Anything else is just transfer of risk and an attempt to leverage when neither of these is in our overall societal interest.
Has anyone heard how the court ruled in the Florida case where the mortgage-ee told the forclosue company to prove that they actually has her signature on a contract? The paperwork couldn’t be located because her loan had been sold off so often nobody had the physical paperwork.
An odd precedent indeed.
Check out this video— Bird and Fortune did this routine in Feb. 2008, and absolutely nailed it….
While I fully agree with your sentiment, it seems as though ANY contract is a “commodity” that can be legally sold over and over. All manner of financial contracts, not just mortgages, are endlessly traded, as are bargeloads of grain and other physical commodities etc (not to mention their “futures contracts”), businesses themselves, etc, etc, etc. I’m not sure that legislating “originate-to-hold” for certain types of financial contracts would be found constitutional. But, yeah, “book-to-flip” has obviously proven disasterous.
Thanks. Do you know if this has a good chance of passing the Senate, or is it one of those things the House does sometimes just to make a statement?
Hear-hear method man! Additionally, we need to “unrepealing” the repealed Glass=Stegall Act.
I’m not sure I agree. I tend to think that stopping a firm from selling something increases inefficiency.
If a purchasing firm is diligent in evaluating a purchase of a set of securitized mortgages, they should be able to drive a hard bargain if they are being sold a bunch of toxic waste.
It seems to me that what needs to be treated more carefully is the creation of tranches out of these mortgages. Clearly, the mortgages in any given pool are much more correlated than anyone had thought. I think it was the idea that someone could create low risk investment by prioritizing payments on a set of fungible high-risk investments that was the central problem.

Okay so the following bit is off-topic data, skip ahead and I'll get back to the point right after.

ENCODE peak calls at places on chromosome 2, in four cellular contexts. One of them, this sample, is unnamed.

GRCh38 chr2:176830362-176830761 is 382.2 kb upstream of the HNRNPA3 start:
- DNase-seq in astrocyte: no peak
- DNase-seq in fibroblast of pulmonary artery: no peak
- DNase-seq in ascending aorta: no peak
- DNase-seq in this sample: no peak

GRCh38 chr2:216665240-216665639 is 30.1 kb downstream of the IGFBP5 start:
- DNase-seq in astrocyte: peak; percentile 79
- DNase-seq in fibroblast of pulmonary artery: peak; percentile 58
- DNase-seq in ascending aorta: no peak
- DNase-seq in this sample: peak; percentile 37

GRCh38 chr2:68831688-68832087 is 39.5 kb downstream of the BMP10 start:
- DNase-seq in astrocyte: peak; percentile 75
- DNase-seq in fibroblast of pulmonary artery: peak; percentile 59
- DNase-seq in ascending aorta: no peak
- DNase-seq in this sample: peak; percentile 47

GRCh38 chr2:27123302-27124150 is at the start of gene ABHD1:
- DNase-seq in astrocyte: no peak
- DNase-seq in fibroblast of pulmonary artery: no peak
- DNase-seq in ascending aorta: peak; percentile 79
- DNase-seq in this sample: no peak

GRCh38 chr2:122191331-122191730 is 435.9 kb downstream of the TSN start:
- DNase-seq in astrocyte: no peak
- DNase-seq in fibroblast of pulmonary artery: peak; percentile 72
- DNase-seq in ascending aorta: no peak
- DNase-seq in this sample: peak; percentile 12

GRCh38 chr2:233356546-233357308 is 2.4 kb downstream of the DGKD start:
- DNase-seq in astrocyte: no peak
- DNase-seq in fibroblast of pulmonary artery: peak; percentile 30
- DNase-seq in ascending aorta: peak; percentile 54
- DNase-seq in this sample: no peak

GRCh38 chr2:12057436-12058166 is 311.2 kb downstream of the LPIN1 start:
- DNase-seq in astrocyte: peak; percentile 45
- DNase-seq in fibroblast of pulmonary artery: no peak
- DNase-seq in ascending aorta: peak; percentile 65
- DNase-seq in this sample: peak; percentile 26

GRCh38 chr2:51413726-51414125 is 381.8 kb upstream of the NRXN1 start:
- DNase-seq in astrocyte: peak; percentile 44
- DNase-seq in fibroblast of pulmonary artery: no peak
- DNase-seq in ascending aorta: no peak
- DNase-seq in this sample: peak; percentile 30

That – and the huge amount of leverage. The mortgages may only be failing at a rate of 10% in a particular pool of mortgage, but because the top tranche was rated AAA, firms assumed they could use massive leverage without risk.
If the mortgages were properly tranched and rated, they would have been treated as riskier investments, less leverage would have been used, and there wouldn’t have been a fundamental problem.
There are good reasons to securitize mortgages. The primary one is the mismatch of liabilities and assets that occurs with a 30 year fixed mortgage financed with deposits and CDs. A second reason is to diversify the risks a lender is taking with respect to the geographic markets it serves. The risk with securitzed mortgages is that the originator has no exposure on imprudent mortgages he generates. The answer may be to hold the originator responsible for any defaults that occur in the first five years of a mortgage. Another possibility is some financial instrument that hedges exposure on the mismatch of maturities. This sort of instrument may already exist.
It’s up in the air because a part of the bill is the toxic cramdown provision. If the Senate can get a deal on cramdown, it’ll pass.
This blog is called “Baseline Scenario”, and of the few post I have read the concepts are far removed from what I would call “baseline”. I don’t have a background in applied economics, but as a system designer I do have a background in all things “baseline”.